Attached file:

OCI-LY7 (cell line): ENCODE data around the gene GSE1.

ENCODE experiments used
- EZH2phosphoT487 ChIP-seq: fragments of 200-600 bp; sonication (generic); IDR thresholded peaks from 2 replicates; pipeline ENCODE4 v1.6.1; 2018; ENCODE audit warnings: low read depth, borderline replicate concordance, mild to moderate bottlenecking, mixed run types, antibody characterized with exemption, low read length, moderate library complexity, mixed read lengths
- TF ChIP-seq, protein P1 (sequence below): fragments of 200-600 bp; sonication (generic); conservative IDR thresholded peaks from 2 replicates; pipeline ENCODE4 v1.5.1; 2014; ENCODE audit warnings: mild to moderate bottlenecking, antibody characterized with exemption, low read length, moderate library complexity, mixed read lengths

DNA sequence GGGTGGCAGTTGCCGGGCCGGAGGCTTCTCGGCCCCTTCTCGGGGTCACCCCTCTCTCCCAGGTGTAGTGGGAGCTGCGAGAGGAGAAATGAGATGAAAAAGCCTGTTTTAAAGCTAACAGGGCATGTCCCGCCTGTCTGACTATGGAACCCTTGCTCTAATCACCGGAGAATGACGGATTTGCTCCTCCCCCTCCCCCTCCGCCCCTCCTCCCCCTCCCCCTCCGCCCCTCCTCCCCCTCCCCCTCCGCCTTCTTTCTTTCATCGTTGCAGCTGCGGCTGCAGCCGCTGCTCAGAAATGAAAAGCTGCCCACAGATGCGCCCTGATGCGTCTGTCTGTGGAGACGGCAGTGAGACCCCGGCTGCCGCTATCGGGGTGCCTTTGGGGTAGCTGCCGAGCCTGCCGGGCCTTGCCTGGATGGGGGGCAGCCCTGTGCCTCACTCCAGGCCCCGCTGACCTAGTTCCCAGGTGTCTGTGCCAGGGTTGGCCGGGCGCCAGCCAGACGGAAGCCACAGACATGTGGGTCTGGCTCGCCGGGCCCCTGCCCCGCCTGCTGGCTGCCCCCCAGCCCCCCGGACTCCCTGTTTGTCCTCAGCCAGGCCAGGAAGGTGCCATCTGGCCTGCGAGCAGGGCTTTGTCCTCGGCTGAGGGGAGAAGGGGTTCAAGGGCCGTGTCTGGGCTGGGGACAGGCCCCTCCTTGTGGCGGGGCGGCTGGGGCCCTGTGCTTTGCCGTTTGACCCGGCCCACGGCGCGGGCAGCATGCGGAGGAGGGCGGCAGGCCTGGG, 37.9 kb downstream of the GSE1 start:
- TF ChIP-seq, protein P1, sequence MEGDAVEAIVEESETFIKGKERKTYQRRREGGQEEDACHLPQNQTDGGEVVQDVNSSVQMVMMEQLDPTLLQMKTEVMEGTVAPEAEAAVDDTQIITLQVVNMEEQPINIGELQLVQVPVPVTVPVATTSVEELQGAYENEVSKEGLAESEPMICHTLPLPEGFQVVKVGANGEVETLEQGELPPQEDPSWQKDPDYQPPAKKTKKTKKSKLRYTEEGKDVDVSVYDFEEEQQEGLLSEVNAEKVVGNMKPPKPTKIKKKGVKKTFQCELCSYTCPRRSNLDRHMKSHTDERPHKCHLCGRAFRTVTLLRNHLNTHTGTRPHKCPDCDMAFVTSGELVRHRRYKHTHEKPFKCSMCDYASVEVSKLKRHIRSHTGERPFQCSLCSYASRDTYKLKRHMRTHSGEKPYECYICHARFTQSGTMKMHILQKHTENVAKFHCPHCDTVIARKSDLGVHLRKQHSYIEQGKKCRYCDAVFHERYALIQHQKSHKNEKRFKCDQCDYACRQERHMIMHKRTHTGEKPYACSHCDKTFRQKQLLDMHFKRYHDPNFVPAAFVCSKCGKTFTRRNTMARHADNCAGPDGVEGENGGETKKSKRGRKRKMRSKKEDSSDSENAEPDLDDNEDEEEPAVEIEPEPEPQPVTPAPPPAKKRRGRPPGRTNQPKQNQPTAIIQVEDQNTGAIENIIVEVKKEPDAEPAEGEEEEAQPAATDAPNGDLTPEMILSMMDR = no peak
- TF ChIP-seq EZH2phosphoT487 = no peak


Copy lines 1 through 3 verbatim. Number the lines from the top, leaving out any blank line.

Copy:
OCI-LY7 (cell line): ENCODE data around the gene GSE1.

ENCODE experiments used
- EZH2phosphoT487 ChIP-seq: fragments of 200-600 bp; sonication (generic); IDR thresholded peaks from 2 replicates; pipeline ENCODE4 v1.6.1; 2018; ENCODE audit warnings: low read depth, borderline replicate concordance, mild to moderate bottlenecking, mixed run types, antibody characterized with exemption, low read length, moderate library complexity, mixed read lengths